As a professional photographer, Eddie Colla spent 15 years shooting for the New York Times and countless other publications, ad agencies and record labels. “I didn’t change careers intentionally. I was just sort of taking a break from photography, and I started working with images differently. I was burnt out on photography. There were aspects to the business that were frustrating. Except for the New York Times, a lot of what you do as a professional photographer is lie,” he said. He caught national attention after posting his Barrack Obama images during the 2008 presidential election. Colla’s stencil and screen print images are often oppositional pieces evoking strong political and social connotations. Last year Colla was one of four artists asked to paint a promotional mural for Fruitvale Station, a film based on the real life story of Oscar Grant. It’s about a young unarmed black man who was handcuffed, shot and killed on an Oakland train platform by Johannes Mehersle, a white transit police officer.
Colla wanted to do the mural in Oakland, but the filmmakers wanted it in San Francisco since the incident was a volatile issue in Oakland. Locals were reportedly rioting near the station after the former transit police officer was convicted of involuntary manslaughter. The artists and filmmakers were also having creative differences over the mural’s art direction. The film’s director Ryan Coogler told him that his image was “too dark and negative.” Coogler wanted something positive. On Colla’s site, he said that he was required to not show any images of a gun, anyone except Oscar, or anything referring to the trial or Oscar’s murder. After constant debate Colla dropped out, “It was so hypocritical,” he told the LA Times. “[The director] didn’t want the mural to be about Oscar Grant’s death — but that’s what the movie was about. That’s what happened.” What’s unique about Colla, unlike career-minded artists that temporarily do “street art” as a seedling to getting into galleries, Colla has been at it since 2005. He’s a self-made artist and entrepreneur that found a way to unabashedly express his views without compromising his work’s integrity.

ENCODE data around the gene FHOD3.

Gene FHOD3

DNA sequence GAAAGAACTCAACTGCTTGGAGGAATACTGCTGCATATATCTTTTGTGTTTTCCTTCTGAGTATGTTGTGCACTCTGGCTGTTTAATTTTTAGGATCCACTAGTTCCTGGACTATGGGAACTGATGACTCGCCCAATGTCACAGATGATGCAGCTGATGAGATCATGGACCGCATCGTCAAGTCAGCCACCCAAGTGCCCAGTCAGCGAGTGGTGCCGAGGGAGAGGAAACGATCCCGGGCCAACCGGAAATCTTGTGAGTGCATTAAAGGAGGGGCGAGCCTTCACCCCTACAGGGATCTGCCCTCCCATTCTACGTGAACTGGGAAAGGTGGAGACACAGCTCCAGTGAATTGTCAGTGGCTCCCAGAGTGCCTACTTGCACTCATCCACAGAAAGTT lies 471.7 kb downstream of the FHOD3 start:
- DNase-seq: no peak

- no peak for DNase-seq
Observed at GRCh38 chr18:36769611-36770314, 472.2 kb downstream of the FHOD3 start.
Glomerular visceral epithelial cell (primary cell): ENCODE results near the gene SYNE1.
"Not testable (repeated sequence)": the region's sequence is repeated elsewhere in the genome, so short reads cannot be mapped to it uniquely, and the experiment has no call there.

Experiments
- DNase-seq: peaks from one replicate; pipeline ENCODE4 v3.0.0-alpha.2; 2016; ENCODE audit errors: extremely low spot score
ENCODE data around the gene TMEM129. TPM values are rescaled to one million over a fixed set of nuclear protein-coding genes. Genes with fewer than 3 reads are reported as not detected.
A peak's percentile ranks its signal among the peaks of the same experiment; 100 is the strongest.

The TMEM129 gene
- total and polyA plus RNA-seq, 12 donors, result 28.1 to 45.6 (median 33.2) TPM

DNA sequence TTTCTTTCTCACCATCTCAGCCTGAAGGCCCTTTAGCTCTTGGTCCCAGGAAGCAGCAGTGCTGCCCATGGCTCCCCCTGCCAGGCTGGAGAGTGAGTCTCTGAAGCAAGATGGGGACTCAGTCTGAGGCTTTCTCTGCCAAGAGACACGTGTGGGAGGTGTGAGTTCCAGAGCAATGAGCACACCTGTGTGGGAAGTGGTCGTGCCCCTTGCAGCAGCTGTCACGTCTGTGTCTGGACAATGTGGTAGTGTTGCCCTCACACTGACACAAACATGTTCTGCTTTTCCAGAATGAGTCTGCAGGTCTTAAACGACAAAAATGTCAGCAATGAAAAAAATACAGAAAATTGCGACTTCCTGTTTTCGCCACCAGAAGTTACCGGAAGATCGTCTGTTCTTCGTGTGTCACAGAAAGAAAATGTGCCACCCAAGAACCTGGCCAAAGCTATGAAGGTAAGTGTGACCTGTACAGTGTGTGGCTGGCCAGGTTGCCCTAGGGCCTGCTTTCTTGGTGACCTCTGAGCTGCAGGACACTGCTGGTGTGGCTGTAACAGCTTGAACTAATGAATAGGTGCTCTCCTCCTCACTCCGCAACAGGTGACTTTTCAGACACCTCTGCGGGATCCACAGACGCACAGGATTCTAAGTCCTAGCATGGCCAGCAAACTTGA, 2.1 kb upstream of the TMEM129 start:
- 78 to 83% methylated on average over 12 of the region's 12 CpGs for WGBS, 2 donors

In a Warholian interview he referred to street art as a “beautiful democracy” that offers pedestrians alternative images, as opposed to the monotonous visual dialogue surrounding consumer products. When TMG asked him about his art-making process, he said, “Sometimes there is a very clear, straight forward idea, and I just have to execute it, and it’s fairly quick and it’s over. Other times, I have nothing, and I sit in the studio fucking around with things, most of which will never see the light of day. Sometimes after a while I fall ass backwards into something unexpected and just kind of follow that path where it goes.” Colla’s work explores the diverse psychological impact of an oppressive authority. Affliction and rebellion are prominent themes. The recurring girl in some of his work wearing a green hospital mask and gloves is a vehicle for exploring human exploitation and environmental alienation. Selling fish keeps her head just above water. “This is her life,” surviving a shrinking space between the wealthy and the poor. Riding her bike to avoid public transportation protects her weak immune system from potential health threats. “If you want to achieve greatness, stop asking for permission,” a bandana-masked woman stenciled. Holding “greatness” in one hand, a spray can in the other, she voyeuristically stares back at the viewer, not to inspire, but to dare you to do what you’re scared most of doing. In our interview Colla talks about ignoring outside voices to enjoy the process of making art. He also touches on Walmart selling his work without permission, how he co-founded his store Loakal with owner Loretta Nguyen and a lot more.
What’s the difference between getting up on a wall and putting your work in a gallery?